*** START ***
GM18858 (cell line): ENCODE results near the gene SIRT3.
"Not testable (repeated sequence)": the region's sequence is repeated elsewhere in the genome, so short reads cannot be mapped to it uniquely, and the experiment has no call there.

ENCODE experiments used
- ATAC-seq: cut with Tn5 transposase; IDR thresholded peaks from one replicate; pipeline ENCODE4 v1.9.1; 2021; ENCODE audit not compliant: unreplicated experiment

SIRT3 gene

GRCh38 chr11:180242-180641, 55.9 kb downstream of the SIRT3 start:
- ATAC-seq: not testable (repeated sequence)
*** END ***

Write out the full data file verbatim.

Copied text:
GM18858 (cell line): ENCODE results near the gene SIRT3.
"Not testable (repeated sequence)": the region's sequence is repeated elsewhere in the genome, so short reads cannot be mapped to it uniquely, and the experiment has no call there.

ENCODE experiments used
- ATAC-seq: cut with Tn5 transposase; IDR thresholded peaks from one replicate; pipeline ENCODE4 v1.9.1; 2021; ENCODE audit not compliant: unreplicated experiment

SIRT3 gene

GRCh38 chr11:180242-180641, 55.9 kb downstream of the SIRT3 start:
- ATAC-seq: not testable (repeated sequence)